A study of Brown Glacier on Heard Island has shown that the glacier is rapidly retreating, suggesting that local climatic conditions are continuing to change rather than stabilise.
The study, which commenced in November 2000, involved measuring the basic physical characteristics of Brown Glacier. During the 2003–04 Antarctic season the Heard Island glaciology team repeated these measurements to see what changes had occurred.
Our results showed that compared with 1950 (the earliest record from which physical boundaries of the glacier can be defined), the glacier has lost 38% of its volume and retreated 1.17km at an average rate of 21m per year. This retreat is attributed to an increase in average annual temperatures of about one degree Celsius. While this may sound trivial, a one degree change is a significant temperature increase considered as a yearly average.
Since 2000, Brown Glacier has retreated 60m. But the greatest changes were noted using Global Positioning System surveying techniques to measure the ice surface elevation. The lower slopes of the glacier have lost as much as 11m in thickness, while higher up (where it is colder and changes were expected to be minor), the surface has dropped by up to four metres. This translates to a loss of about 8 million cubic metres of ice a year, compared with the 50 year average of 3 million cubic metres a year.
Brown Glacier has been changing for the last 50 years, and the changes appear to be ongoing at an accelerated rate. This implies that climatic conditions are continuing to change, rather than stabilise. To understand these changes our team installed markers to measure the mass balance of the glacier over the summer season, and over the next few seasons. Three weather stations were temporarily installed at different altitudes to monitor the glacier’s immediate response to temperature. Ice samples were collected from deep within crevasses to help determine the amount of annual ice accumulation, which is still the biggest unknown. Glacial retreat heralds climate change in Antarctica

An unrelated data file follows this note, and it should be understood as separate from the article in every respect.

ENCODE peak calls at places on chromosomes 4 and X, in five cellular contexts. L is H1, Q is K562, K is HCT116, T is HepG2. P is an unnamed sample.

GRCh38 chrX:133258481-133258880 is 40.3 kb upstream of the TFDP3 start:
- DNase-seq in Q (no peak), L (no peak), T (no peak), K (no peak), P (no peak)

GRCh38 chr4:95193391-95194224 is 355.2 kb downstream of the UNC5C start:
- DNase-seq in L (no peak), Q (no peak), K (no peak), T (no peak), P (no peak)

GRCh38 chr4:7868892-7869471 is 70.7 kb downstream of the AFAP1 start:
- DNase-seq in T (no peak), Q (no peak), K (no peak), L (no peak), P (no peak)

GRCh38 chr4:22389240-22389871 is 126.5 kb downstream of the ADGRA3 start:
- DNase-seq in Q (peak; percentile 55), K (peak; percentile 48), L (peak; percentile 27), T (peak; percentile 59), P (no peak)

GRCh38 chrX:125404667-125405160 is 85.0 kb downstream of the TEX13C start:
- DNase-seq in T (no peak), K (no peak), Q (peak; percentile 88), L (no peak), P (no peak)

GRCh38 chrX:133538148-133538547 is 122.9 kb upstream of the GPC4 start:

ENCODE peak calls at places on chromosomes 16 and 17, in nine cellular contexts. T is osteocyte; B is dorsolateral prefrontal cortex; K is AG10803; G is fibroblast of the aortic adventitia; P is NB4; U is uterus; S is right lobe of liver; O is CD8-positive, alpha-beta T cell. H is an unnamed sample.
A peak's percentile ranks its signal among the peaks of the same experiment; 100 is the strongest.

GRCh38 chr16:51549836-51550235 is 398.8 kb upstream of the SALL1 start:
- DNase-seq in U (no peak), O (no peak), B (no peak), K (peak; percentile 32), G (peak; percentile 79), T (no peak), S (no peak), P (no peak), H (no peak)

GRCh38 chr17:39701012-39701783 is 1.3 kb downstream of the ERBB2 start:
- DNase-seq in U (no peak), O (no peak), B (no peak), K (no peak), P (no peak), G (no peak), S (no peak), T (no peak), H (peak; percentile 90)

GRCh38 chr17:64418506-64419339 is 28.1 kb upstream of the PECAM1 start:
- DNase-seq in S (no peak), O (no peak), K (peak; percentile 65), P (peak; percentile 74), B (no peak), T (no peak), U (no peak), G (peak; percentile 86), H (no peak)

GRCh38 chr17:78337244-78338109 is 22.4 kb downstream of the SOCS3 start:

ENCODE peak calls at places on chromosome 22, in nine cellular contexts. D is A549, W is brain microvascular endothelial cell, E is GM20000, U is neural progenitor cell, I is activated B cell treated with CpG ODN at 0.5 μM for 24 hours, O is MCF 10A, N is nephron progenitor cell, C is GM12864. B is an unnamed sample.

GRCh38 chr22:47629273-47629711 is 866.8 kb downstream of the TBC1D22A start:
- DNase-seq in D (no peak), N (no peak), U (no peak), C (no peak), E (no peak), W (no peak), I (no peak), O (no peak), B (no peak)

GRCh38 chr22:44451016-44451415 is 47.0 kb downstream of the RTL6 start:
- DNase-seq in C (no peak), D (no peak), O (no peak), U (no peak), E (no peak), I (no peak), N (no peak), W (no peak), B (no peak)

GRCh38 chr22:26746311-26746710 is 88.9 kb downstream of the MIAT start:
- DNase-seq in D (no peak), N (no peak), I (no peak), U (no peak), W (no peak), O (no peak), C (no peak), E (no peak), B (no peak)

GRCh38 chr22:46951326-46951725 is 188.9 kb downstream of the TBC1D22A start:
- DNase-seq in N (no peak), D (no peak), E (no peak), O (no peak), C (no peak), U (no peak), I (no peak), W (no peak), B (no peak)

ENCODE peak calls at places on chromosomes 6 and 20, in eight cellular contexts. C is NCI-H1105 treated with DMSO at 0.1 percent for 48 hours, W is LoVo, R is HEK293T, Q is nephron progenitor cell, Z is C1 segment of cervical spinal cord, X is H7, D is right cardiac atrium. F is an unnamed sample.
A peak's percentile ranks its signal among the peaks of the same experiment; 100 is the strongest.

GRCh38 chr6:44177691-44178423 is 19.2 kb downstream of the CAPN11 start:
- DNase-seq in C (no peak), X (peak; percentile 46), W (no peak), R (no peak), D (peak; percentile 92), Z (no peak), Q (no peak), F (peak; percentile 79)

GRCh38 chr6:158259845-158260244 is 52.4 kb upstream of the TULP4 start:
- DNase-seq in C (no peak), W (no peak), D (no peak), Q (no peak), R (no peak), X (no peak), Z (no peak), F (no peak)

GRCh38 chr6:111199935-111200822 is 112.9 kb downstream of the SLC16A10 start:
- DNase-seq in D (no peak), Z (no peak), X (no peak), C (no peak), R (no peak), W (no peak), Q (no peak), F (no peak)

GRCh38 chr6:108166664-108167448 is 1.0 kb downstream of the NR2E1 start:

Because Heard Island is difficult to get to, and we can’t always be there to measure how much ice is melting, we aim to predict melt rates based on data from a remotely operating weather station near the glacier, combined with energy balance models. The field measurements we made last summer will allow us to fine tune the equations that are used to make these calculations.
Other glaciers on the island also display marked changes with time. A comparison of the ice front of Stephenson Glacier (which terminates in a 113m deep lagoon) using a high resolution satellite image taken in January 2003, showed a retreat of nearly 200m; a dramatic change for a one year period.
The majority of glaciers are retreating worldwide, and Heard Island fills a gap in an otherwise vast expanse of ocean by providing a point where change in the climate of the Southern Ocean can be monitored. The lonely outpost of Heard Island is like a sentry, giving us advanced warning. And while the loss of glaciers on Heard Island would make a trivial contribution to world sea level rise, it heralds the progression of climate change south, towards the ice-covered Antarctic continent.
Ice, Oceans, Atmosphere and Climate Program,
Australian Antarctic Division and Antarctic Climate and Ecosystems Cooperative Research Centre